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On The Presidential Campaign Trail, N.H. PFAS Activists Give—And Get—Attention

Annie Ropeik
New Hampshire state Rep. Wendy Thomas, left, talks with Democratic presidential candidate Marrianne Williamson about PFAS chemicals in Merrimack.

New Hampshire is at the forefront of a growing debate over PFAS chemical contamination in drinking water. And many of the Democrats campaigning to win the state’s first-in-the-nation presidential primary are taking notice.

They’re using the issue to connect with a highly engaged block of potential Granite State voters – and local PFAS activists are welcoming the attention.

They include a group of women from the town of Merrimack, who won seats in New Hampshire’s state legislature last year. 

These legislators called themselves "water warriors" – ready to push for reform, after the Saint Gobain plastics factory in their town contaminated their water with harmful PFAS chemicals.

Less than a year into the water warriors’ first term, they’re back on the campaign trail – this time, inviting all the candidates for president to come talk about PFAS in New Hampshire. 

Many, like Democratic New York Senator Kirsten Gillibrand, are taking them up on it

“If a family doesn’t have access to clean water, it changes everything," Gillibrand said at her roundtable with the water warriors and other advocates in Portsmouth earlier this year. "And this is an issue that is crippling communities all over the country.”

Credit Sara Ernst / NHPR
Massachusetts Congressman and Democratic presidential candidate Seth Moulton talks with voters about PFAS in Merrimack, with local state Rep. Nancy Murphy (in white, at left).

Massachusetts Congressman Seth Moulton also took up the water warriors’ invitation a few weeks ago. 

He got a crash course from state Rep. Wendy Thomas in the chemistry of PFAS, which was a key ingredient until the mid-2000s in brands like Teflon and Goretex.

"So what, as a practical matter, happens if – I mean, what are people going to use for nonstick surfaces and whatnot?" Moulton asked. 

"I tell everyone, get out your grandmother’s cast-iron pans," said Thomas. "They worked then, they work now.”

PFAS doesn’t break down in nature and builds up in the body, so it’s nearly ubiquitous in people’s blood, and in many drinking water supplies.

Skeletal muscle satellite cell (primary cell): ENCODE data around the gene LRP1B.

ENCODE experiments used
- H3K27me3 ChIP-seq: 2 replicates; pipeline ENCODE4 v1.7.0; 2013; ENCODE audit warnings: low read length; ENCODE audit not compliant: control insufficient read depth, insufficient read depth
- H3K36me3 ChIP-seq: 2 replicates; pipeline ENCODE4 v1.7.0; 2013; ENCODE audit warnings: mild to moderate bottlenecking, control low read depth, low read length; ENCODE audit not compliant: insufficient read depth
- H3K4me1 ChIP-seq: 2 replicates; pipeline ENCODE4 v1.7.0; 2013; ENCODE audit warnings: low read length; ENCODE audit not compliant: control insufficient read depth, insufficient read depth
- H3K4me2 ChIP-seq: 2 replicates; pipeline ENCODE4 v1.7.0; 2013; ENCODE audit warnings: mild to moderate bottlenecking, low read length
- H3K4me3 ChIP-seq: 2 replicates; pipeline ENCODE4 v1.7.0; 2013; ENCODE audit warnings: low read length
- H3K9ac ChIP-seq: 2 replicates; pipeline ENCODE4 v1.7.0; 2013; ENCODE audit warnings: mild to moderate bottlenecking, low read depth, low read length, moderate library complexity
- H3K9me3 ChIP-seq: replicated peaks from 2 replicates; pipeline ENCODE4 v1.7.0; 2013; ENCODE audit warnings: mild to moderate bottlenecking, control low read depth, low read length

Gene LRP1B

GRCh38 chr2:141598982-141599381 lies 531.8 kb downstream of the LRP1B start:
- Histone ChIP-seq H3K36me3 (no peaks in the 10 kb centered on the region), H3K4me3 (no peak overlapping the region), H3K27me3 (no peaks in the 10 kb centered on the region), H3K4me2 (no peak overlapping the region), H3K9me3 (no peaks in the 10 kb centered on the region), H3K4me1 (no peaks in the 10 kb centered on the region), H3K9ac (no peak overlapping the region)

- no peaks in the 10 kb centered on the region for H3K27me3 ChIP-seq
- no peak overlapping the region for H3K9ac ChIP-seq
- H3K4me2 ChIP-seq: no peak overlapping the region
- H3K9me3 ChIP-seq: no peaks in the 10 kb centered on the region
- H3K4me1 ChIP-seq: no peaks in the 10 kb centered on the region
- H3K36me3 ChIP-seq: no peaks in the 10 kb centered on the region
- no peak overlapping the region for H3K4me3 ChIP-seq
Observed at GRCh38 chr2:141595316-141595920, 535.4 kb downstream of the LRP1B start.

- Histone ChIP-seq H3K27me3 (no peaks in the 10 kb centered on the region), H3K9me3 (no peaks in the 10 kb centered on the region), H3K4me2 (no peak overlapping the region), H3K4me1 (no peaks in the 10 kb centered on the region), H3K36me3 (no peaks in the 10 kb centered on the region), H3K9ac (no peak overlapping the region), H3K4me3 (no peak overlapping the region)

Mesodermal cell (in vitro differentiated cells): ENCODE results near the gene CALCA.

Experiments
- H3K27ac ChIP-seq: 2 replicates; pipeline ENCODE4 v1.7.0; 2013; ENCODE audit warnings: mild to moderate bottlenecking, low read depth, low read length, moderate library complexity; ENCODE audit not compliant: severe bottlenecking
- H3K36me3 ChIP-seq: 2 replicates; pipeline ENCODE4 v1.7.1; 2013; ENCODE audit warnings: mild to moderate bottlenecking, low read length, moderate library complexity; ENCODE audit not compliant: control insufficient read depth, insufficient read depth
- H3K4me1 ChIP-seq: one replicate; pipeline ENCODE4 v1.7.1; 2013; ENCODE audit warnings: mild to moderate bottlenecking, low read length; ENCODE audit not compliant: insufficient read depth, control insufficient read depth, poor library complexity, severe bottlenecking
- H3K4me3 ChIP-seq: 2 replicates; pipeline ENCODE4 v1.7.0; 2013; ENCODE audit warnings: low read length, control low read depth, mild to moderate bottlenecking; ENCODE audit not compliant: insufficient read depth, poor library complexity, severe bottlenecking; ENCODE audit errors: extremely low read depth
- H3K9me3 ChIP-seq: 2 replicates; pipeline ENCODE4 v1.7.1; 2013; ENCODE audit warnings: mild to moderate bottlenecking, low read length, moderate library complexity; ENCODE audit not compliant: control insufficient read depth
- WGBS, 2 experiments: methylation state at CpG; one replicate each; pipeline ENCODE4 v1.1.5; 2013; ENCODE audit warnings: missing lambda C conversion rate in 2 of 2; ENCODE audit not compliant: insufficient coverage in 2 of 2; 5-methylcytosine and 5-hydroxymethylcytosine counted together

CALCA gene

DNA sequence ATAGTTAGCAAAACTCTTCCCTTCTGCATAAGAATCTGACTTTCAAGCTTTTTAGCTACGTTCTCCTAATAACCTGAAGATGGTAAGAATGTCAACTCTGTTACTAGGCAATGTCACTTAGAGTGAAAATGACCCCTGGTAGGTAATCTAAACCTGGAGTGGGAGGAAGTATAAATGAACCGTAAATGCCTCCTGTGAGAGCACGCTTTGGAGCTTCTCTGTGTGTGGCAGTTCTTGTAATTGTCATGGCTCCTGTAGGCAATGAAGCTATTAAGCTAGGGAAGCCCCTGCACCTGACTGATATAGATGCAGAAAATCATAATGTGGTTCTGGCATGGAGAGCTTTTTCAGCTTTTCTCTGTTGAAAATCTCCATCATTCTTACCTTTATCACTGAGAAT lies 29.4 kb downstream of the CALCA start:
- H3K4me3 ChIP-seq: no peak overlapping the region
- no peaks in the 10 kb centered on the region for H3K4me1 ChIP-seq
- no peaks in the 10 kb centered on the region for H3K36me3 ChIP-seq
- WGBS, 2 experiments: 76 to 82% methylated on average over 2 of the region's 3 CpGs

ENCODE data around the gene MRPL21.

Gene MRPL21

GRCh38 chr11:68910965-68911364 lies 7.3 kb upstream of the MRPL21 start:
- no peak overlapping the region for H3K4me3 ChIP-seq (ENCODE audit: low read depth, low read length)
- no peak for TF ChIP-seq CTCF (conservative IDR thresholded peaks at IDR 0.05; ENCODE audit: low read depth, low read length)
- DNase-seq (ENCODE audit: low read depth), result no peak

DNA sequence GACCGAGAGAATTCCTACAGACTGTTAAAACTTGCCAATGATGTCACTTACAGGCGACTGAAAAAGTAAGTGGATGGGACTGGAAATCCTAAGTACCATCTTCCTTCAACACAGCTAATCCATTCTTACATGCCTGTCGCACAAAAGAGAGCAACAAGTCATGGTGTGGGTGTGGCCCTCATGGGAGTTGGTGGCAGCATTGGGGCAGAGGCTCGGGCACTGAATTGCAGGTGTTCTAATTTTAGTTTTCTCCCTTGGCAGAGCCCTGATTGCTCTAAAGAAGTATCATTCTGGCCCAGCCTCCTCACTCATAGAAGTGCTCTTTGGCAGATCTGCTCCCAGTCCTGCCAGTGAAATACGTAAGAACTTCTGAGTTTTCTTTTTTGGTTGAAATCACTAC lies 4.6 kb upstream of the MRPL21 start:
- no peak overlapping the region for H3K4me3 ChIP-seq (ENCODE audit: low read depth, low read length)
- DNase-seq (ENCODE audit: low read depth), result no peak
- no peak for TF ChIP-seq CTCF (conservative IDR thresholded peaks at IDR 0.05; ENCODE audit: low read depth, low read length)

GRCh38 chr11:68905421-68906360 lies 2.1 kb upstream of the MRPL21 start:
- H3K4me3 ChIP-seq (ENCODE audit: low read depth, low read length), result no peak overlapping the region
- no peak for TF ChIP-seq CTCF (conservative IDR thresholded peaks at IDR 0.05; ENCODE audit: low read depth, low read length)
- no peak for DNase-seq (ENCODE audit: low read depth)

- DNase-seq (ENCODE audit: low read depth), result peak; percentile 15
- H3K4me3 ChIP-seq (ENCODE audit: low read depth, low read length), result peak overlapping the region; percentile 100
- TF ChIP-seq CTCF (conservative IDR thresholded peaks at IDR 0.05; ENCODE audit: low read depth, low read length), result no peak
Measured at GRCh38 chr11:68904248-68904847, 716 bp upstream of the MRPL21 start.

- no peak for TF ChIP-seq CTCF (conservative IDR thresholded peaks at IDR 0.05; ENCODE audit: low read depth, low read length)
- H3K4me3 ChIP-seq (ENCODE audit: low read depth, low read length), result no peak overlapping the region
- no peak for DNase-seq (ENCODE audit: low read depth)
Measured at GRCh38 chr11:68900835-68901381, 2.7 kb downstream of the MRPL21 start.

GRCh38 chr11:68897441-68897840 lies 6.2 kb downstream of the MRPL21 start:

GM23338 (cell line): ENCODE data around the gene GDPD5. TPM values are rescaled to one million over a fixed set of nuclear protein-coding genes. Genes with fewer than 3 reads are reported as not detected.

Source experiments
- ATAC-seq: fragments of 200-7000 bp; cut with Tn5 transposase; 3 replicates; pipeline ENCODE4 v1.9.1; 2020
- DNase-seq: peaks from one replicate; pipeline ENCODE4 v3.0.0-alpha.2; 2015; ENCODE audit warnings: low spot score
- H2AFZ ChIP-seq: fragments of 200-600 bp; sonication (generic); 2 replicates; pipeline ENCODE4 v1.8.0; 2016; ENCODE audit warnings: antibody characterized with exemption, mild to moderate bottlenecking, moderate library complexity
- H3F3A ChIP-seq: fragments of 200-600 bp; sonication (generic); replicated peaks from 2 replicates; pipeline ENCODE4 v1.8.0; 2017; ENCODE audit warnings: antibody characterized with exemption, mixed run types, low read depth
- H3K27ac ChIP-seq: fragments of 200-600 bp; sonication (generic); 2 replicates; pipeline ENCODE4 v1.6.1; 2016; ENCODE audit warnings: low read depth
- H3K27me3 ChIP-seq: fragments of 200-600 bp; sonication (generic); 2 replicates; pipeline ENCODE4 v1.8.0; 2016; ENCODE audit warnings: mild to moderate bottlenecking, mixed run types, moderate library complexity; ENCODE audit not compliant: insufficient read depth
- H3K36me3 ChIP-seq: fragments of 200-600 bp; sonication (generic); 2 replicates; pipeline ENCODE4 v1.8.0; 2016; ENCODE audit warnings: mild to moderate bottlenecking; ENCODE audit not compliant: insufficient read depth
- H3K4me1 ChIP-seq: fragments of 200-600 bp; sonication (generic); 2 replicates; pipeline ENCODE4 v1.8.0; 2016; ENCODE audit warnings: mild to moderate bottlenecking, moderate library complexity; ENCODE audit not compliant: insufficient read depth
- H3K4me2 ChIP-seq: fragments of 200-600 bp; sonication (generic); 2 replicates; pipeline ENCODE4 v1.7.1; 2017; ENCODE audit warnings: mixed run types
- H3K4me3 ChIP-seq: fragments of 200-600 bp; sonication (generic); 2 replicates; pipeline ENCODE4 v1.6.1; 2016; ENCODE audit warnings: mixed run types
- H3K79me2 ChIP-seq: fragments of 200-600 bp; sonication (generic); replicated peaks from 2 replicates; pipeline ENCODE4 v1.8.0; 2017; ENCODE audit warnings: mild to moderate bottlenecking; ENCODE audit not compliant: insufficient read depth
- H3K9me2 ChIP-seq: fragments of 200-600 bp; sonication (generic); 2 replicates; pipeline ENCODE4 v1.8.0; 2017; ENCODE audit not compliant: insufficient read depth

It’s also been linked even at low levels to a range of deadly health problems - especially high cholesterol, kidney and liver problems, developmental delays and reproductive issues, as well as, potentially, certain types of cancer. 

That’s created a lot of fear and calls for action in affected areas. And these campaign stops have given voters like state Rep. Suzanne Vail of Nashua a chance to demand answers from the candidates:

"As a president, would you be able to take executive action? What would you be able to do?" Vail asked Moulton at his event. 

"Well, there are a lot of different things we could do," Moulton said. He'd focus on Congress, for one thing, and try to hold polluters accountable. 

That’s also happening at the state level. New Hampshire is the latest to sue the makers of PFAS for water contamination.

And it's one of only a few states writing its own drinking water limits for PFAS. The latest proposals, released in late June, would be among the strictest in the nation.

Activists like the water warriors want to see the next president support similar, stricter regulation at the federal level.

Credit Annie Ropeik / NHPR
New Hampshire PFAS activists hold signs outside an Environmental Protection Agency forum on the issue last summer in Exeter.

"We need advocates, people to listen, and I think this is the first step," says state Rep. Nancy Murphy, who also attended the roundtable with Moulton. 

She says this isn’t just about the campaigns – but the people watching them.

“Our goal is to educate as many people as we can – raise that awareness," Murphy says. "By having the presidential candidates come here, that helps do that as well.”

It’s an example of how activists like Murphy can leverage the attention that comes with living in the state that hosts the first presidential primary.

And the candidates benefit too – they get a ready-made audience to hear their stump speech, without any legwork by their campaigns.

Another candidate joined the water warriors in Merrimack just a few days after Moulton – the author and California Democrat Marianne Williamson. 

Williamson tied PFAS to lots of other parts of her platform – like food and drug laws, health care and economic reform.

“As long as corporate money has the kind of nefarious influence on our political system that it has, we’re in trouble," Williamson said. "That’s the cancer underlying all the other cancers.”

Advocates like Rep. Wendy Thomas see those connections too. Thomas says her home’s well in Merrimack is contaminated with PFAS. But she’s just outside the area where Saint Gobain, the factory that caused the pollution, paid to connect affected families to clean public water.

Thomas says her family was able to afford a filtration system, but she knows not every family is so lucky.

“They’re being injured because they don’t have the money," she says. "And that ties back to minimum wage, and it ties back to health care. Guess what – PFAS is a pre-existing condition.”

Regardless of who makes it to the general election, Thomas hopes the primary campaign will show candidates her issue is one they can run on anywhere.

NHPR's Sara Ernst and Todd Bookman contributed reporting to this story.

Annie has covered the environment, energy, climate change and the Seacoast region for NHPR since 2017. She leads the newsroom's climate reporting project, By Degrees.
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